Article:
And when your back does cease to bend
It is the trail that never ends!
And when your knees will never mend
It is the trail that never ends! 

It went on for quite a while, while we searched high and low for the Jeep. Finally, Mom looked back and saw that we had passed it! Needless to say, we hurried back, dropped our packs in the trunk, and drove home, exhausted. We ate at a burger place that night with Dad, and whenever Mom or I tried to walk we stumbled and tripped over our own stiff legs.

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The finish!

 

BY THE WAY: I updated the About Page.

 

Five Reasons why Small Craft are Better

A small craft is any sail boat 21 feet long or less. Some of the commonly acknowledged advantages of small craft are their ability to go under low bridges and squeeze into tight places, but are there more reasons to get a small craft, rather than a larger one? Here are five reasons why small craft are better:

  1. Ease of use
    The smaller your boat, the easier it is to use. Out on a singlehanding trip?  Not to worry! Your mini vessel has you covered! Are you being pulled towards a lee shore? It’s far easier to claw off when you have a light boat, as it can still carry quite good sail.
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  2.  Trailer Sailor
    Some of us can’t keep our boats docked at our favorite body of water. Consequently, they’re on a trailer in the driveway. Those of us who still go out on our vessels in these conditions call our little ships “trailer sailors.”  These small craft are transported and placed into the water with relative ease, compared to the
    40-footers dropped in by crane.
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  3. Rowing
    You know the feeling. It’s getting dark, you’re getting cold, and the wind is dead. The dock is in sight, sure, but it’s going to take forever to reach it. That’s when a small craft, complete with a sturdy set of oars, is just what you need. She’ll get you home in no time!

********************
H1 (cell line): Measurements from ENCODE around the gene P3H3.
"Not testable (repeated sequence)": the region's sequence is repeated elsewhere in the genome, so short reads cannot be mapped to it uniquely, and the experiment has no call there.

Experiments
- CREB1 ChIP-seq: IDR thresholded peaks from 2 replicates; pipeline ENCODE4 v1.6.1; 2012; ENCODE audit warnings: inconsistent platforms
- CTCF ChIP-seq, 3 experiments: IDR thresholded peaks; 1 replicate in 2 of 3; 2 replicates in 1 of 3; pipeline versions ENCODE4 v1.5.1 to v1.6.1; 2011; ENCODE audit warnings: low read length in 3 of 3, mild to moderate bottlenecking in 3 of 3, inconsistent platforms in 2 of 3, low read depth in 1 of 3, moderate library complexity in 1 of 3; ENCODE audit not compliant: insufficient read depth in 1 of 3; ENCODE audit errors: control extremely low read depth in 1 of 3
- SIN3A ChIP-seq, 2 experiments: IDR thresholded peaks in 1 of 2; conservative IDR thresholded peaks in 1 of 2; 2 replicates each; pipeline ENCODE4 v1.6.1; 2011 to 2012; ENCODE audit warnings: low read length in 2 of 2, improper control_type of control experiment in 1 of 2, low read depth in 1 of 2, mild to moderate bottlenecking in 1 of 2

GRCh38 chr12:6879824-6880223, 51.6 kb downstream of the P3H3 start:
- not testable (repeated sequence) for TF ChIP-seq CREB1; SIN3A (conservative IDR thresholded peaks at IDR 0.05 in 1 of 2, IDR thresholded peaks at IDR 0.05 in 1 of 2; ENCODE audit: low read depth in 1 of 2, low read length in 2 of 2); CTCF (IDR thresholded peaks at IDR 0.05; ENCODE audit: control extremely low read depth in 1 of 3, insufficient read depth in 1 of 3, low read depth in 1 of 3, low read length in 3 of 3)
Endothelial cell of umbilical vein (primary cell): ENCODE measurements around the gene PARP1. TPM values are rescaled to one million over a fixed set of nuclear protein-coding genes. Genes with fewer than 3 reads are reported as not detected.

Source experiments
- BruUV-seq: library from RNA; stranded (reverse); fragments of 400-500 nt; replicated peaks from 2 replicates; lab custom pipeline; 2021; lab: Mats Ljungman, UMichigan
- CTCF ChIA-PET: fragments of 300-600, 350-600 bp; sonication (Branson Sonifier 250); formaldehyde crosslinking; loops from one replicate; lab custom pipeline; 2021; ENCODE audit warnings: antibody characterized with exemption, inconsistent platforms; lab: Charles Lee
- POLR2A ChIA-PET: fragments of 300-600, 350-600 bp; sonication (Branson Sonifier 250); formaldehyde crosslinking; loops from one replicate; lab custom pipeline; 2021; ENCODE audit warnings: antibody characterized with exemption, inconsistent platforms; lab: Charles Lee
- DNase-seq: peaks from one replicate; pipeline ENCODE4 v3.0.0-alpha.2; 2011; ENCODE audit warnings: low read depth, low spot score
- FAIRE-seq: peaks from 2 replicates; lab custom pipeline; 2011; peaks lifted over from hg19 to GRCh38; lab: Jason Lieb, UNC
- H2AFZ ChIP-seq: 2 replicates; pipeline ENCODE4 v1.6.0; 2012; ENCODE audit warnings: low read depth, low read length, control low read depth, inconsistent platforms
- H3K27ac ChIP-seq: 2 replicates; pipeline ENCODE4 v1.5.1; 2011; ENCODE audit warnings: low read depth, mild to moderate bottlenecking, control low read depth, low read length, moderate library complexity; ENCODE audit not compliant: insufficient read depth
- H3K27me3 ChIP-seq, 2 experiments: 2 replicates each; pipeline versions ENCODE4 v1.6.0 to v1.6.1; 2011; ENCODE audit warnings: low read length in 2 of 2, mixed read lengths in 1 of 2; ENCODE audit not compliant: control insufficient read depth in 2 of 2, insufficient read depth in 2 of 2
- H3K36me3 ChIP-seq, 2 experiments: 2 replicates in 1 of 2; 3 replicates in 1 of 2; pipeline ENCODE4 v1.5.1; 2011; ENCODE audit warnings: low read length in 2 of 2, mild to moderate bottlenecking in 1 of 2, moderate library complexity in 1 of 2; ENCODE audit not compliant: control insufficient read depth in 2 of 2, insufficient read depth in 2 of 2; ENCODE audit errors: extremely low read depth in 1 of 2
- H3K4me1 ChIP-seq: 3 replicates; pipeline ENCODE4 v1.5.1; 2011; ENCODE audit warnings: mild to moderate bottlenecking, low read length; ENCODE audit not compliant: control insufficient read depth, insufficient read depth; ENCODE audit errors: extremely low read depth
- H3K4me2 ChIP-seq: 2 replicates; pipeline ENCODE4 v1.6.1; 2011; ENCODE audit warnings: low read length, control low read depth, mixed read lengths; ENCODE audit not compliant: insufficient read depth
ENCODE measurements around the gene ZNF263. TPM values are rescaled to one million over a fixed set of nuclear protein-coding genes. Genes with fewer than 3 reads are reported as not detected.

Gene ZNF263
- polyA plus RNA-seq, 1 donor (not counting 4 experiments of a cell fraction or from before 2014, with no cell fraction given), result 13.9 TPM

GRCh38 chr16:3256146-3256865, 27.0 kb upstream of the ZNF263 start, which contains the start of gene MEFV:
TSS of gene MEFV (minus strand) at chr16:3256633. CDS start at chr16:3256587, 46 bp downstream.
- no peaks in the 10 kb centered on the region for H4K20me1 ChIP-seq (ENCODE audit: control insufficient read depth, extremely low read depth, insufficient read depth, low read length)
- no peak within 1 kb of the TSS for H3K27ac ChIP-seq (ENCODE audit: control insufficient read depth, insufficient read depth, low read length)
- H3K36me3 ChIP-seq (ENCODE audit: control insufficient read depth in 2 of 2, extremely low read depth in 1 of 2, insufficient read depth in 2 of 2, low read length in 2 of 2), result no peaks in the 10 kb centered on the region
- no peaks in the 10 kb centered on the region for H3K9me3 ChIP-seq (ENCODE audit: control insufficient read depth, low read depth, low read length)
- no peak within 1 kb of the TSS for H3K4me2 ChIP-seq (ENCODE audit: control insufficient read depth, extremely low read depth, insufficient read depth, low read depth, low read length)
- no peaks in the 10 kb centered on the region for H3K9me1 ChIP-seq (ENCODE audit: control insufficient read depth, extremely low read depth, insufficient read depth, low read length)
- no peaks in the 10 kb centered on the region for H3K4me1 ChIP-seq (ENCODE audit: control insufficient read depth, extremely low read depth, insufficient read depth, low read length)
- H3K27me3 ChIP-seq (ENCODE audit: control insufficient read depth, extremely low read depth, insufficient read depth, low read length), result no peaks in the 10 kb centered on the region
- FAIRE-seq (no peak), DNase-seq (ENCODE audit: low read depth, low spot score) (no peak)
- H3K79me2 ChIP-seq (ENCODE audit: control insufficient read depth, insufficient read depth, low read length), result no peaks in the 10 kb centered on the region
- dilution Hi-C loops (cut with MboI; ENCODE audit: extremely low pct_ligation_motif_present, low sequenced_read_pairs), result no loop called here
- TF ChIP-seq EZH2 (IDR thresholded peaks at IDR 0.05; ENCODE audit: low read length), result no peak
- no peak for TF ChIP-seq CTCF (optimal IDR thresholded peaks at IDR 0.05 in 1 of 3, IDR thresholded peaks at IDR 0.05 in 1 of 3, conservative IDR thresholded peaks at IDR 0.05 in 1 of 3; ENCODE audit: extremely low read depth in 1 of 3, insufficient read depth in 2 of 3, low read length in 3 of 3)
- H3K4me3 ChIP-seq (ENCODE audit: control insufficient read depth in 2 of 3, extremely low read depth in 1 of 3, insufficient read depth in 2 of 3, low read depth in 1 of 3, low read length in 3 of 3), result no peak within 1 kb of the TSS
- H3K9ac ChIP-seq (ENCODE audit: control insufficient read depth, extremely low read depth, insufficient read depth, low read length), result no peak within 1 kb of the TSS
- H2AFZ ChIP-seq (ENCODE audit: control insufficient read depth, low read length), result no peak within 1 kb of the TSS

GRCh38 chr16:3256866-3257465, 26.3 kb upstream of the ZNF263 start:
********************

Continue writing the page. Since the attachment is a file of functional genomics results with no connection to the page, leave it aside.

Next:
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  4. Repairs
    In a larger boat, hull repairs can be a pain. But along with its lower risk of grounding, a smaller boat is far easier to repair. On a trailer, all of the boat can be easily reached. And there’s no fooling around with a 10-foot-tall fin keel, either, so you won’t have to deal with awkward positions while leaning out the side of your ship.
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  5. Teaching
    Small craft are great for teaching your kids to sail! For the reasons above, they can be great trailering boats, vessels that don’t try their patience, and great “practice” boats. In a boat designated for practice, you allow minor scrapes and groundings. You won’t have to worry when letting your child try his hand, because you can keep in mind the ease of repairs, and that grounding won’t hurt anything too bad.

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Friends in Oceanside

We have some great friends named Grace and Zoe. We’ve been close forever, but one little problem: We hadn’t seen each other in three years! The very day we were leaving San Diego (Feb. 15th.), they arrived! The Pattons were visiting their grandparents in Oceanside, an (obviously) ocean side town just a little north of Encinitas. So of course we went to visit!

Aside from just hanging around talking, laughing, and remembering things we used to do together when we were little, we went to the beach for a long time. At first we didn’t change into swim suits. Pacific Ocean water is freezing, and we weren’t planning on getting soaked. After a while, however, it became evident that trying to stay dry wasn’t quite possible. At first we just waded a bit, and kept the water below our knees. But then I accidentally splashed Gordon. Oops! That resulted in a huge water war, which Zoe and I got out of as soon as we could.

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Left to right: Zoe, Gordon, Me (Lillian), and Grace